God taking His own time

I can’t help but wonder on what basis we are to believe that. And if true, who or what was to glorify Him during the 99.995% of time since He created life on Earth? Or perhaps His goal was for us to finally arrive and only then would He be glorified? And if that is the case, I ask my question again…why did He wait so long? He could have sped the process up, but chose not to, I guess. Which raises the question of whether (or not) He had a plan or simply wanted to let it play out by mutations followed by selective advantages benefiting survival and/or reproduction.

Another possibility (among many) is that He created life, then left it alone. Thanks to an asteroid 66 Mya, we were able to evolve. How we behave, who we praise, who we glorify does not matter to Him. His work has been done. The rest is up to us.

To say the least! Imagine what the future was thought to be if you were a small mouse-like mammal 80 Mya…

A good thought, but if so He had no expectation or requirement that we glorify Him, I wouldn’t think.

For Christ to complete His transforming work on you.

By living in prayerful trust and obedience to his calling on you.

[I don’t even know what you were responding to there of Bucky’s - but that’s my answer to questions like that. How’d I do?]

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The what? Christ will do that for us all after we’re dead. But it’s about what God was waiting for after He created life.

And the how; how does God wait?

If He only created life on one planet in a single universe, He was waiting to do that for eternity.

This reminds me of Jesus saying that if people didn’t praise God, then the rocks would cry out. So perhaps God does not require any kind of living being in order to be glorified – we have just been afforded the ability to have a relationship with him in the way that rocks and galaxies (presumably) do not.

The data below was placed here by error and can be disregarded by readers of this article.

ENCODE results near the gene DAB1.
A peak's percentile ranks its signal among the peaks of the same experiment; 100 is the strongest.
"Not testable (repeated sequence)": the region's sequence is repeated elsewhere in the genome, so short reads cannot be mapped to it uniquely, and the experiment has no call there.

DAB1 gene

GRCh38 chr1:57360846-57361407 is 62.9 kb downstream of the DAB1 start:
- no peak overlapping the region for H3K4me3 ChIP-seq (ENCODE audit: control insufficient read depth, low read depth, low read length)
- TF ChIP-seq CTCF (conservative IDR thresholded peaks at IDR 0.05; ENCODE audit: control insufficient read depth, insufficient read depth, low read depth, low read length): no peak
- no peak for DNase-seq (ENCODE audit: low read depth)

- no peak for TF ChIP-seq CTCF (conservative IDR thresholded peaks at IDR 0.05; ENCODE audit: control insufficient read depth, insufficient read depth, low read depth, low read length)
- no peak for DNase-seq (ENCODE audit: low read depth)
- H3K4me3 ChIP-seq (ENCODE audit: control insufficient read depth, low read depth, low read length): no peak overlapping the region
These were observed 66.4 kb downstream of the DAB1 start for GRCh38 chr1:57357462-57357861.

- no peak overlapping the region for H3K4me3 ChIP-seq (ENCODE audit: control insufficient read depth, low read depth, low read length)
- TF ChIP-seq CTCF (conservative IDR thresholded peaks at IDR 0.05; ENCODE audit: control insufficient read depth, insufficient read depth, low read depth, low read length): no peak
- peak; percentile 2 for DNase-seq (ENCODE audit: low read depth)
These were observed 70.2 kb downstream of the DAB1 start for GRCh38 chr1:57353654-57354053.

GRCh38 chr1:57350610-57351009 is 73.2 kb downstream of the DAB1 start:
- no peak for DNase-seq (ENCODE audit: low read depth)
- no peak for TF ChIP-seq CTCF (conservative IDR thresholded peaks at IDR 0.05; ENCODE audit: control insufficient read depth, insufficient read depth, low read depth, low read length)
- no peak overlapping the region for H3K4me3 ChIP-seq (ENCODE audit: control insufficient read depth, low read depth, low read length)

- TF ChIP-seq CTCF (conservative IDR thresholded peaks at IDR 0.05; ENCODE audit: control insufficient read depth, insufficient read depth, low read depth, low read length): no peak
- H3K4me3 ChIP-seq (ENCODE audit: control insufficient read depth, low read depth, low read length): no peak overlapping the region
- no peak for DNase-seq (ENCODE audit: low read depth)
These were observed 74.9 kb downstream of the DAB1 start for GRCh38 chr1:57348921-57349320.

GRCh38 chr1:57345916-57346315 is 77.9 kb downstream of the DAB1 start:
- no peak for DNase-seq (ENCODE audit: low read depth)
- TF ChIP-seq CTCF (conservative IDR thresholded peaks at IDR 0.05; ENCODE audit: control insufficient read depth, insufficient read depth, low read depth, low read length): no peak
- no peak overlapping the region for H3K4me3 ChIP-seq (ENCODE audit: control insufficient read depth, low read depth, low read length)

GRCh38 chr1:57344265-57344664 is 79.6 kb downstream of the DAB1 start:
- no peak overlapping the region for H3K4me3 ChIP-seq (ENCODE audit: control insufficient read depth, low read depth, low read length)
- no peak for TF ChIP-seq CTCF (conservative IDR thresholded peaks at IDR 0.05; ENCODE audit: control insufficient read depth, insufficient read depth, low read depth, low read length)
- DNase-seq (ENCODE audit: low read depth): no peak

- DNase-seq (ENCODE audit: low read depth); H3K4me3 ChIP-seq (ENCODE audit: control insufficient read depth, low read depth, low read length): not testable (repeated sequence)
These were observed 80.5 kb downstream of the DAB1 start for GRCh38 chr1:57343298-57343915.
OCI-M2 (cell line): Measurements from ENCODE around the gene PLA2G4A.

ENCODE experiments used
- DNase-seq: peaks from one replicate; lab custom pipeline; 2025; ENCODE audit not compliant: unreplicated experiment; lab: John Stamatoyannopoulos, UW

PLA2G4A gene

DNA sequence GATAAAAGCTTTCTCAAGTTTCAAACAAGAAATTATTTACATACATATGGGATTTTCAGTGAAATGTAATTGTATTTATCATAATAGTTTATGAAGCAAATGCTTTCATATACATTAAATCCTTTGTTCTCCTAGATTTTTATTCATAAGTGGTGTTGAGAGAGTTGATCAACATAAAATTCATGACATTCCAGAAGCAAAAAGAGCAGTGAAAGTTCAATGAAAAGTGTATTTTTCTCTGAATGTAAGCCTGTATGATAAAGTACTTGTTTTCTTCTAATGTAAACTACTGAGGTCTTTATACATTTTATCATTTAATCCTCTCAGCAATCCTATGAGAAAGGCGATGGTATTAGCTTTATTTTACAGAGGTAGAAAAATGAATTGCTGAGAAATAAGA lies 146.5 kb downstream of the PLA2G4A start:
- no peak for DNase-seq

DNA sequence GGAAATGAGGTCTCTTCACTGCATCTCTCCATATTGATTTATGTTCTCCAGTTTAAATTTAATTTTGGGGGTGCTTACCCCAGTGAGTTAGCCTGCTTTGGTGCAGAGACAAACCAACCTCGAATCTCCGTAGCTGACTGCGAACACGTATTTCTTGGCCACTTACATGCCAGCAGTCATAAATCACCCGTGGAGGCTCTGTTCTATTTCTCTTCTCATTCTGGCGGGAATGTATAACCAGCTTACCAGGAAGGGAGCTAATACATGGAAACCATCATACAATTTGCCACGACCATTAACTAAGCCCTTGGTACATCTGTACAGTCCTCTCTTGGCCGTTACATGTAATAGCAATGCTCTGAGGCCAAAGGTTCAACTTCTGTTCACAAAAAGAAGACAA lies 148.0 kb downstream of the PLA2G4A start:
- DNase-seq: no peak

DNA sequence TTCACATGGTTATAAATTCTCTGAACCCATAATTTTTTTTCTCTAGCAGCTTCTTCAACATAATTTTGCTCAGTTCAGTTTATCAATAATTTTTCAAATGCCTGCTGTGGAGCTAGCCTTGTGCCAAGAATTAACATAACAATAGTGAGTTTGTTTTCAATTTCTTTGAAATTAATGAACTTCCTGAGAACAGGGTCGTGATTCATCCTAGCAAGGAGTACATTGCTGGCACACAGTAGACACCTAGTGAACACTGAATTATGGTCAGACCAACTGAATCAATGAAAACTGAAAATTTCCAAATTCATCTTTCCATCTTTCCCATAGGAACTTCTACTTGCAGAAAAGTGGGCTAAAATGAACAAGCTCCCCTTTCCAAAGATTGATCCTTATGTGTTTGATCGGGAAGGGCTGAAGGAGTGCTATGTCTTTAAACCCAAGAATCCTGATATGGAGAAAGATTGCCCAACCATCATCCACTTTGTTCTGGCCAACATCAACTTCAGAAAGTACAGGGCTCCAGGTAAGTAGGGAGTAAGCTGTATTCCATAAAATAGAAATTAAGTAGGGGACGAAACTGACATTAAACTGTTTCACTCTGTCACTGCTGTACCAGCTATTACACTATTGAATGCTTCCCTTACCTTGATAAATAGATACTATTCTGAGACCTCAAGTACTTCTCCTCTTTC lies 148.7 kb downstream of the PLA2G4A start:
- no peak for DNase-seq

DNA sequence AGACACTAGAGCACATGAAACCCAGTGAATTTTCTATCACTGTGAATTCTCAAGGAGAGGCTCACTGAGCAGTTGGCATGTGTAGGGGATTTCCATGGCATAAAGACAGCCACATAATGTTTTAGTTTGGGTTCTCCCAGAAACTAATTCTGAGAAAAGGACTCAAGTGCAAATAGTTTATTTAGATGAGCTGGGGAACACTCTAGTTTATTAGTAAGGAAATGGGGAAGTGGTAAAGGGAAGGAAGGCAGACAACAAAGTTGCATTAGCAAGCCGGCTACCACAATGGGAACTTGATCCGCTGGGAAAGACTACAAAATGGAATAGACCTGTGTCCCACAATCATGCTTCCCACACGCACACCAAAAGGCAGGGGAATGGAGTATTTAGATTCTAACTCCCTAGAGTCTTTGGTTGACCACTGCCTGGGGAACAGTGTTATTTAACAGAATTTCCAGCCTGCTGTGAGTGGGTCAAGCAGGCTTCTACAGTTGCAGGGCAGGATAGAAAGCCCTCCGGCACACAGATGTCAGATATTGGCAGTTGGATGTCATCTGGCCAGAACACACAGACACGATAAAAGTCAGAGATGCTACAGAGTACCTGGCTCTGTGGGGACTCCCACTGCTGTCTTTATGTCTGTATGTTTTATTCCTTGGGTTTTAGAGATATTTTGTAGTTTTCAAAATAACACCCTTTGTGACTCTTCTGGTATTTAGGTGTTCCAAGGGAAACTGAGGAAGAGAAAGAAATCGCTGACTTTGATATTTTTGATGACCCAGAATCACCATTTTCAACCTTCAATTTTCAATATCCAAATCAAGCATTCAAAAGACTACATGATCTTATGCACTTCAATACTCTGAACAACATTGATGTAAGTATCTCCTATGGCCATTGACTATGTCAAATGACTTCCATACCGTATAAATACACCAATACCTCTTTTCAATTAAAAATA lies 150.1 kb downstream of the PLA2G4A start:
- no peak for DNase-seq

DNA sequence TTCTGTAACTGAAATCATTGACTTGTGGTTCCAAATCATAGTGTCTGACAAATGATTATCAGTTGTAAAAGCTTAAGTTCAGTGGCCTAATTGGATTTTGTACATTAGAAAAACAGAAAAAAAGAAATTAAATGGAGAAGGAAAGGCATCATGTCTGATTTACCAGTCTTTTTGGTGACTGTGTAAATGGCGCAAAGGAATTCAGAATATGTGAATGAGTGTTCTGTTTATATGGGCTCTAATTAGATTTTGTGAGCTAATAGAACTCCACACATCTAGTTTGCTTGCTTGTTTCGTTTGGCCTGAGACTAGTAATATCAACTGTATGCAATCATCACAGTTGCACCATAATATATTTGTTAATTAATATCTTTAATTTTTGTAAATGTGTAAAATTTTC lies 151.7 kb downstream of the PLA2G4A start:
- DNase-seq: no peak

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Sorry…I had already stipulated two assumptions of a) a fact and b) a belief, so it then would follow that He “waited” to achieve the goal of us glorifying Him and the “How” was simply time, allowing 99.995% of the time His life existed before we could glorify Him.
Believe me, I am not trying to split hairs or be argumentative here. The assumptions stipulated are not necessarily my beliefs or opinions. I thought the question posed was interesting, but if it is not relevant to your beliefs/opinions, just ignore this entire thread.

He’s eternal, so it’s 100% at all times.

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Hello, @Bucky_Wood
I’m not a debater. Or an apologist. Or someone who enjoys argument. There are others around here who are actually energized by that and are really skilled.
I admire their abilities and knowledge (as well as the enormous amount of time they must put into their writing).
I do enjoy a good discussion now and then with people who are willing to consider reframing questions or a different perspective. Maybe I’ve stepped into the wrong thread. I will happily step away again, if that’s the case. I’ll address the points in your response to me, and see how it goes.

You seem set on the assumption that humans are The Thing that creation exists to produce. That’s fine. There is surely a lot of agreement for your view. I believe, however, that your assumption is faulty.